These boats show exceptional agility and acceleration. The 175 planes at 2200rpm (12 knots), while the 185 gets onto the plane at 2400rpm (13 knots). Both cruise easily between 3000 to 3800rpm (25 to 30 knots) before reaching top speeds in excess of 40 knots in the right conditions.

Both of the smaller boat's out-of-the-hole acceleration is exceptionally good, hitting just on 30 knots in a tad over four seconds.

For the past few years, Bayliner have also played around with strake design, steps in the planing plank and gunwale lines. While it's difficult to assess just how successful each of these modifications has been in increasing performance, they certainly haven't held the boats back.

But some other US boat builders have also been tinkering with stepped hulls and strake designs. They may even have gone too far. In my opinion some of these modifications are proving detrimental to performance, because the boats are sucked down onto the water despite the amount of trim applied.

Bayliner on the other hand, has slowly developed a hull that responds well to trim, allowing the driver to make the most use of this feature to trim the boat to suit water conditions, speed and degree of comfort for the passengers.

The boats are also extremely dry. They don't throw excessive amounts of water around, thus reducing the chance of any wind-generated spray.

The hulls also hang on superbly in tight turns without burying the bow or trying to skate or slip across the water's surface.

Each of these Bayliners performs faultlessly. And I doubt if changes to power or props will improve on this performance greatly. Bayliner have got the power to prop to weight ratio right.

They plane effortlessly, can hold a slow planing speed and maintain a level trim angle. All of this means that the driver can make most economical use of engine rpm to achieve good cruising and skiing speeds.

The fit-out and finish of the 2002 Capris is as good, if not better, than in past years. The windscreens are also a little higher, so the top rail doesn't impede the line of sight of a tall person.

The dash consoles are designed with hoods to shade instruments from reflected glare - although the 175 dash could use more refinement - and the steering wheels are positioned for driver comfort. The 215 Capri features a tilt-adjustable steering column.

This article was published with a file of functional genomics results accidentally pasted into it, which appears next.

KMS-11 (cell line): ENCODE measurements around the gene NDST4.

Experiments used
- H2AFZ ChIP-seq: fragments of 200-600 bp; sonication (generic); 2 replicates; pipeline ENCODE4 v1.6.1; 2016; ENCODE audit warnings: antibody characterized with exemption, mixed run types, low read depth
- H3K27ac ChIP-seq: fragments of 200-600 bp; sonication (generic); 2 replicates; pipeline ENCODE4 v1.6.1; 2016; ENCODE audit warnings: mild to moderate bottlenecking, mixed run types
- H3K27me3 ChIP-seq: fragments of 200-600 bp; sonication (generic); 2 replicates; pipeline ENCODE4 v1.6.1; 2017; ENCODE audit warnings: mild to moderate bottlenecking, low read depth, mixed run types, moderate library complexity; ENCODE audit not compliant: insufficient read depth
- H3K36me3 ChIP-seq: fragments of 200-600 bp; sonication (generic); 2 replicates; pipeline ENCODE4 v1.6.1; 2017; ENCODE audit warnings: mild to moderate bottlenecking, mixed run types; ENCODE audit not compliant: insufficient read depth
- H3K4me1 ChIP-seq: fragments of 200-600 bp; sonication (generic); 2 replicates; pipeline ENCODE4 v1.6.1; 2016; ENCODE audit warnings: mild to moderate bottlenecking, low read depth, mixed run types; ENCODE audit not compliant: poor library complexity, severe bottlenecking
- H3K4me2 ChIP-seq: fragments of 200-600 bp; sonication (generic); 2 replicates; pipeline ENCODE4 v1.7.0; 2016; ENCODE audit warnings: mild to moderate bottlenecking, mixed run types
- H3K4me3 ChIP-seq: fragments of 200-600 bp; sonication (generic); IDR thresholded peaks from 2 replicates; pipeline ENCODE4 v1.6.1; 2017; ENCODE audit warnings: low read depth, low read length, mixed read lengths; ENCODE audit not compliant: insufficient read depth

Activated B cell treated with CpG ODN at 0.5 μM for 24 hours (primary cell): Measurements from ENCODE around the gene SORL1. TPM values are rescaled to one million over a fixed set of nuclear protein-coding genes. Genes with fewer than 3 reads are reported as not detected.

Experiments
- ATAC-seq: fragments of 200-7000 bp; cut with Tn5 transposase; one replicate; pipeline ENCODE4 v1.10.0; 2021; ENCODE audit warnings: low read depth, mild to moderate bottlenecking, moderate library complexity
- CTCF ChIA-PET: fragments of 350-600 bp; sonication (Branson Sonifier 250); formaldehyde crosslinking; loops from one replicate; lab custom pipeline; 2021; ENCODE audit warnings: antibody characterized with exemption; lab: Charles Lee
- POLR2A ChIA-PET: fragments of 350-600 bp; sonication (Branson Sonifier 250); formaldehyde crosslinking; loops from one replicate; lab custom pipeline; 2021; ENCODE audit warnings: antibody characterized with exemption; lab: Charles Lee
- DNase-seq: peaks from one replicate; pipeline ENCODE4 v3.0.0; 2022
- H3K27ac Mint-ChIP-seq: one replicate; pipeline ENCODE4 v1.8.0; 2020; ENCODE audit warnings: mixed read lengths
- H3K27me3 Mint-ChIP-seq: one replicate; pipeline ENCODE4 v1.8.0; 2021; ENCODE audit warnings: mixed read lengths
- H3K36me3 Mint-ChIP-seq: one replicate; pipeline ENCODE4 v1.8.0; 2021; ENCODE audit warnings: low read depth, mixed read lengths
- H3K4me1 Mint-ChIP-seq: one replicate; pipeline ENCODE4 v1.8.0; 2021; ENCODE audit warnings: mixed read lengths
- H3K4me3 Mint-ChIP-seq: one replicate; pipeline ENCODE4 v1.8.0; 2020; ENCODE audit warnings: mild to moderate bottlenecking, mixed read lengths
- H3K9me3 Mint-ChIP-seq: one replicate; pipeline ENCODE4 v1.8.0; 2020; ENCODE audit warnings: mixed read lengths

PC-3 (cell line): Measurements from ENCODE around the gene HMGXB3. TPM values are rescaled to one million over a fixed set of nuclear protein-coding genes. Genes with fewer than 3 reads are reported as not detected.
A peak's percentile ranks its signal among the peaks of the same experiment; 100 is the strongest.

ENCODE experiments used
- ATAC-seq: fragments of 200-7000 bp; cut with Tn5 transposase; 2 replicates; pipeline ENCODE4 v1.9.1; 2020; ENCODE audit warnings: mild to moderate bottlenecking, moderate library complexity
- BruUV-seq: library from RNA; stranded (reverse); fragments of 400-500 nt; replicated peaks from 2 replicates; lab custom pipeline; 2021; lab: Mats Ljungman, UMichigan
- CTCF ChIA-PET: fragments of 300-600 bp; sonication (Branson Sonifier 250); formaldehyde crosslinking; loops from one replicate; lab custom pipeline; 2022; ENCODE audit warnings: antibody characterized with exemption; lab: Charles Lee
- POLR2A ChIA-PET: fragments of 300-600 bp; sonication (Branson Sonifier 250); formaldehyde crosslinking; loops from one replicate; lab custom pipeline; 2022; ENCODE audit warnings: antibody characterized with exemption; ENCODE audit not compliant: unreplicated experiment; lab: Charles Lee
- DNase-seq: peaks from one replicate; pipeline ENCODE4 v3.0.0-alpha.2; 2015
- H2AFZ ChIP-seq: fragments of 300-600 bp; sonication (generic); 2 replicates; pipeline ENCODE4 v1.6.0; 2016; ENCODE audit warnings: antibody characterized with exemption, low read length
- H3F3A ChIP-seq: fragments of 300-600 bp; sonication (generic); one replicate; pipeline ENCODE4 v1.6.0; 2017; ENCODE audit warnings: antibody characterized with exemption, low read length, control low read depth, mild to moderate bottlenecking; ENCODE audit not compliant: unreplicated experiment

It certainly isn't hard to see why these boats are one of the biggest selling bowriders around the world. The Capris are a complete package providing everything needed in a family day boat.

There is sufficient storage space for both the mandatory items and all those other day-to-day items that seem to get thrown onboard for a family day out on the water.

Built-in iceboxes, stereo CD player, fully lined interiors, quality upholstery, coupled with ease of trailing, storage covers and an excellent match of engine to hull provide complete boating packages that represents excellent value for money.

Prices for the test boats are: $33,590 for the 175; $39,990 for the 185; and $54,990 for the 215.

The boats are manufactured by the Bayliner Marine Corporation in America.

Engine Room
The 215 Capri Bowrider is fitted with a 250hp 5.7lt V8, which planes at 2000rpm, cruises comfortably between 2500 to 3000rpm (22-28 knots) and hits a top speed of more than 50 knots at 5000rpm.

The 185 Capri is powered by a 190hp V6 that planes at 13 knots pulling 2400rpm and has a WOT speed of 40 knots.

Even more economical is the 175 Capri, which is only fitted with a 135hp four-cylinder MerCruiser, but can still attain a top speed of 40 knots. It planes at 12 knots pulling 2200rpm and cruises effortlessly at 3000 to 3800rpm hitting 25 to 30 knots.

All of these engines are coupled to MerCruiser Alpha I sterndrives and were running standard three-blade alloy props.

Tags: Bayliner